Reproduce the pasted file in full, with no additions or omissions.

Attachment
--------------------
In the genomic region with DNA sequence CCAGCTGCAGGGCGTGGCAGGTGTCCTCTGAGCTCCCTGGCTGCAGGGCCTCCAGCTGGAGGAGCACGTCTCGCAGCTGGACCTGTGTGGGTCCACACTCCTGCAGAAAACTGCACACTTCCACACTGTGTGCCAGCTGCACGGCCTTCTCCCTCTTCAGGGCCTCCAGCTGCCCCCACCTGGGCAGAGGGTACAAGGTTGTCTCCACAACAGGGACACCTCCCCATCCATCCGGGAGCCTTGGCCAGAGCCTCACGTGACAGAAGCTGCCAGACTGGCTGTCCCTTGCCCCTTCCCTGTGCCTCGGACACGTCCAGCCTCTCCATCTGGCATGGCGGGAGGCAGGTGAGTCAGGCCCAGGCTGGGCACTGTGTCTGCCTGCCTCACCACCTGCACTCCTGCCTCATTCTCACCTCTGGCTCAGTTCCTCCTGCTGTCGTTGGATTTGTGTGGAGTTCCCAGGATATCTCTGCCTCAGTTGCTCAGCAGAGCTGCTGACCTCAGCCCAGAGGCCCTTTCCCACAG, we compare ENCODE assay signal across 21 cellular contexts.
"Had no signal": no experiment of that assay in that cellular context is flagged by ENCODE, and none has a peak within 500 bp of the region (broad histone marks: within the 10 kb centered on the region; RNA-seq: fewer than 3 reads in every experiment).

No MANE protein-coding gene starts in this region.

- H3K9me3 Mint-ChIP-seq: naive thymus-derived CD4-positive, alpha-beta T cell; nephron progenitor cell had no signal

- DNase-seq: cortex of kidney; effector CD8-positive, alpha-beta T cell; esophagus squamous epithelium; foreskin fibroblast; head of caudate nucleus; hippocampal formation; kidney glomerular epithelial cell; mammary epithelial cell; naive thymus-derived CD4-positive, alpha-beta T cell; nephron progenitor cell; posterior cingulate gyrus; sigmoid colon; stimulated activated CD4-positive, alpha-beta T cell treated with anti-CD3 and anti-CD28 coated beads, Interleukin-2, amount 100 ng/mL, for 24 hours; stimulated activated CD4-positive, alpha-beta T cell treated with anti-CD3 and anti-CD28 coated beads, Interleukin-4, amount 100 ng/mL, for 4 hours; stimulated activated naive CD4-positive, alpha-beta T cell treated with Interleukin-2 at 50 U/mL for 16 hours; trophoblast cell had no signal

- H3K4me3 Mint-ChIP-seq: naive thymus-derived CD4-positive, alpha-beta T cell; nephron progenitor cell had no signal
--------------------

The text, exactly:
In the genomic region with DNA sequence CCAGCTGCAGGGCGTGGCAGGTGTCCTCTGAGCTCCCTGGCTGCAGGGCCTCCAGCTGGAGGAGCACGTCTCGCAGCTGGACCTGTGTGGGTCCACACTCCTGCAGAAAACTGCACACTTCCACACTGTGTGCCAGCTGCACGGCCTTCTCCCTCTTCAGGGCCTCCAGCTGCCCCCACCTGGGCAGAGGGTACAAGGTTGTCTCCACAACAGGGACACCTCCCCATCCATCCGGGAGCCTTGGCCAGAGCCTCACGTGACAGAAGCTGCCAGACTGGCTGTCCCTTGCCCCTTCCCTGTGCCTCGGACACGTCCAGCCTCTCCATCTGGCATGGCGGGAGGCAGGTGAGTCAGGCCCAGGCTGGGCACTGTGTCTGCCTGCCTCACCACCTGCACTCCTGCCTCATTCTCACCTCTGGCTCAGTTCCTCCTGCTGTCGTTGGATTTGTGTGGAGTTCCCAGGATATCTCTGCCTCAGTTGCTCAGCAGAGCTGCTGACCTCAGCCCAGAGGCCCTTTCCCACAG, we compare ENCODE assay signal across 21 cellular contexts.
"Had no signal": no experiment of that assay in that cellular context is flagged by ENCODE, and none has a peak within 500 bp of the region (broad histone marks: within the 10 kb centered on the region; RNA-seq: fewer than 3 reads in every experiment).

No MANE protein-coding gene starts in this region.

- H3K9me3 Mint-ChIP-seq: naive thymus-derived CD4-positive, alpha-beta T cell; nephron progenitor cell had no signal

- DNase-seq: cortex of kidney; effector CD8-positive, alpha-beta T cell; esophagus squamous epithelium; foreskin fibroblast; head of caudate nucleus; hippocampal formation; kidney glomerular epithelial cell; mammary epithelial cell; naive thymus-derived CD4-positive, alpha-beta T cell; nephron progenitor cell; posterior cingulate gyrus; sigmoid colon; stimulated activated CD4-positive, alpha-beta T cell treated with anti-CD3 and anti-CD28 coated beads, Interleukin-2, amount 100 ng/mL, for 24 hours; stimulated activated CD4-positive, alpha-beta T cell treated with anti-CD3 and anti-CD28 coated beads, Interleukin-4, amount 100 ng/mL, for 4 hours; stimulated activated naive CD4-positive, alpha-beta T cell treated with Interleukin-2 at 50 U/mL for 16 hours; trophoblast cell had no signal

- H3K4me3 Mint-ChIP-seq: naive thymus-derived CD4-positive, alpha-beta T cell; nephron progenitor cell had no signal